Ben Scott is Senior Adviser to the Open Technology Institute at the New America Foundation in Washington DC and a Visiting Fellow at the Stiftung Neue Verantwortung in Berlin. Previously, he was Policy Adviser for Innovation at the US Department of State where he worked at the intersection of technology and foreign policy. In a small team of advisers to Secretary of State Hillary Clinton, he worked to help steward the 21'st Century Statecraft agenda with a focus on technology policy, social media and development.
Prior to joining the State Department, for six years he led the Washington office for Free Press, the largest non-profit organization in the US dealing exclusively with media and communications policy. As policy director for Free Press, he headed a team of lawyers, researchers, and advocates, and directed a public interest policy agenda to expand affordable access to an open Internet and to foster more public service journalism. He was frequently called as an expert witness before the US Congress. Before joining Free Press, he worked as a legislative aide handling telecommunications policy for then-Rep. Bernie Sanders (I-Vt.) in the U.S. House of Representatives. He holds a PhD in communications from the University of Illinois.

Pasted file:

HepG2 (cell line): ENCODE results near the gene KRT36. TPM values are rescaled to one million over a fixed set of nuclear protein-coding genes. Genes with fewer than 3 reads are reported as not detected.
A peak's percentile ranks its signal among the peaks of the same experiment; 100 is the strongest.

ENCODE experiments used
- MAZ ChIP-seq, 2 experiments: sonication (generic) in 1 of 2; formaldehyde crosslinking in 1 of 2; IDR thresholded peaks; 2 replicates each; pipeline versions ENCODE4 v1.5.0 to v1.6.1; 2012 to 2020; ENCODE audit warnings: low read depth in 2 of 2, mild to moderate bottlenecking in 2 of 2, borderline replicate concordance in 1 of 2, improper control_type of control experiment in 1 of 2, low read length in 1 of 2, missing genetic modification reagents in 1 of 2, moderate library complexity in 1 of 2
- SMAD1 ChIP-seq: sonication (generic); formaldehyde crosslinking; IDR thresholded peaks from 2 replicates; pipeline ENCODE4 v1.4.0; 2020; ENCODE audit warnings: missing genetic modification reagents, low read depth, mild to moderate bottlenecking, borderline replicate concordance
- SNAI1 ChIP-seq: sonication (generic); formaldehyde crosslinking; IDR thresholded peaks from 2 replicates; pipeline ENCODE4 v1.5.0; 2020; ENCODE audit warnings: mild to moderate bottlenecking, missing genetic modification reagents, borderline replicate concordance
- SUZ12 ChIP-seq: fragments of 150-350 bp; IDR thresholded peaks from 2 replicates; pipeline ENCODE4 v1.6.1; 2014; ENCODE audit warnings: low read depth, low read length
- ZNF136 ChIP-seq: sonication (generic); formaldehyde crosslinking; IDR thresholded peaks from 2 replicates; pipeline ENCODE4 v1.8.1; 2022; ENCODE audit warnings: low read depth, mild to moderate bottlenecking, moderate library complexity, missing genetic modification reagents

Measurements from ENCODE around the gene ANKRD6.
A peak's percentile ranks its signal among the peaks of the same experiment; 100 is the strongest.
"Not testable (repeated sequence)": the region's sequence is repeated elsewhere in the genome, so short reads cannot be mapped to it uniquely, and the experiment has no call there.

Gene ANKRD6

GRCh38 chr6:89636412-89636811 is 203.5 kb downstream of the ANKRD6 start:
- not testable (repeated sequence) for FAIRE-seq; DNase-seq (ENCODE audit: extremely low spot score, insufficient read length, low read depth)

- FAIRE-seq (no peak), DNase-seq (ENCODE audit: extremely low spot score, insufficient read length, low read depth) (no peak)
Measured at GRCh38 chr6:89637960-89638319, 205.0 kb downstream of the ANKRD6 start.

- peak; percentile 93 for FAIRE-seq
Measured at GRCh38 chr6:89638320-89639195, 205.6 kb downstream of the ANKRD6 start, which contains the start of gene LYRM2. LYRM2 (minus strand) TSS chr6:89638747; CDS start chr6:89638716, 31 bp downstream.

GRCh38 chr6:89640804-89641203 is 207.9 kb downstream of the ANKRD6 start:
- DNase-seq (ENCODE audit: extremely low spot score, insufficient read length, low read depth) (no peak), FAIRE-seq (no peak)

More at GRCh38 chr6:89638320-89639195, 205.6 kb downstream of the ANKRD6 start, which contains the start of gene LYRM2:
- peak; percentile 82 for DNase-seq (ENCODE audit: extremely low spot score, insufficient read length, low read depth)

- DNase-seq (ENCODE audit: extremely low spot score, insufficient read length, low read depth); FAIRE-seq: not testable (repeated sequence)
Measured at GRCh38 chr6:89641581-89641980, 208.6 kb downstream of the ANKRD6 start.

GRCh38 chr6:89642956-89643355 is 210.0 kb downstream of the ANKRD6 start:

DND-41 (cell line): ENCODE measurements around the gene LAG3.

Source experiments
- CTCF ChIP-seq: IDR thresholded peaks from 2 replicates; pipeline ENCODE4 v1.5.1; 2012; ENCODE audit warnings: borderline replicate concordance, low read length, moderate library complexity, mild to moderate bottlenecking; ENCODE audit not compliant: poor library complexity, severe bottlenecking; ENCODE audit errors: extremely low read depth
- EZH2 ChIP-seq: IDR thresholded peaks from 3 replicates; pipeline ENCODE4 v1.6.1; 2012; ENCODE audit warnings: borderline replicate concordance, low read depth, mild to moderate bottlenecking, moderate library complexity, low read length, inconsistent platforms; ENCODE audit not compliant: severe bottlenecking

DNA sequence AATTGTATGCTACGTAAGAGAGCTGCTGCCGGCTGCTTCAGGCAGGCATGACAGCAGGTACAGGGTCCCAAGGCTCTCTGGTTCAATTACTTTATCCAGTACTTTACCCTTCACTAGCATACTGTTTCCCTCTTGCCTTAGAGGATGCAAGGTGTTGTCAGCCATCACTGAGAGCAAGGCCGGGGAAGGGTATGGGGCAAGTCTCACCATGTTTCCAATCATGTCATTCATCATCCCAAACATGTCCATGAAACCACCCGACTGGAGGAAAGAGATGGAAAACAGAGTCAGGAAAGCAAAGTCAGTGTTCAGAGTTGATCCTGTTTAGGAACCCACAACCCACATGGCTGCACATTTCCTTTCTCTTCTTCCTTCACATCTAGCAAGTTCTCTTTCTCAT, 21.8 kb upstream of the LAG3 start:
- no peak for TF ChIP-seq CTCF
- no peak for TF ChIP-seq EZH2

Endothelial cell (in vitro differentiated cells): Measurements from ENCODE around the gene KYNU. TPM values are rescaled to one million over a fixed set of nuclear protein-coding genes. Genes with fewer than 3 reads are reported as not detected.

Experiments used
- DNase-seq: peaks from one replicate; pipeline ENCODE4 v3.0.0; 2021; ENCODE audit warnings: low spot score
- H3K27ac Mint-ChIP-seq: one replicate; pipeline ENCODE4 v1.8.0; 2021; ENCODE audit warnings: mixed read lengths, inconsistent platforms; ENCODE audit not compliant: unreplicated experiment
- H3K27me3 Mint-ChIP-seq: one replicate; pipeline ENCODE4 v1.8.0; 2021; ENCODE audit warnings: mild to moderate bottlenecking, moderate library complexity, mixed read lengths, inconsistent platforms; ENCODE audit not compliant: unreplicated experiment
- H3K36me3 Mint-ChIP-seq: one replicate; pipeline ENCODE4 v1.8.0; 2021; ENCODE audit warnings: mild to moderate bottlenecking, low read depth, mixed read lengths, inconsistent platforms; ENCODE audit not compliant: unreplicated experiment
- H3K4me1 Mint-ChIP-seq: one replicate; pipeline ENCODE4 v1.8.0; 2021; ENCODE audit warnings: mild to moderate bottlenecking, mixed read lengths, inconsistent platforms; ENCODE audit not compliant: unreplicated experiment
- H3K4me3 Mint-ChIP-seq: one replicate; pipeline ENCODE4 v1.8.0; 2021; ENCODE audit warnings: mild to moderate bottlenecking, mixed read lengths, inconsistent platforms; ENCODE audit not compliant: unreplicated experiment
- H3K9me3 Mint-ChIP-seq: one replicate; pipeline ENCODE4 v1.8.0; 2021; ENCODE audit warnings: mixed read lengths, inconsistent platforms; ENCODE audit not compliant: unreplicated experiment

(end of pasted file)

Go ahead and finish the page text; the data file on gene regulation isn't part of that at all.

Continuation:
Pick up any contemporary analysis of political campaigns, and it is conventional wisdom that the "Internet revolution" has fundamentally changed how politics works. Political media outlets are fragmented. Politicians and ministries are on Facebook. And the marketplace of ideas operates according to a new logic of networked information flows. Yet few public interest NGOs have mastered how to be advocates, much less how to leverage online tools to amplify the effectiveness of their work. That has to change if we are going to use the Internet to create a more open, participatory and responsive government.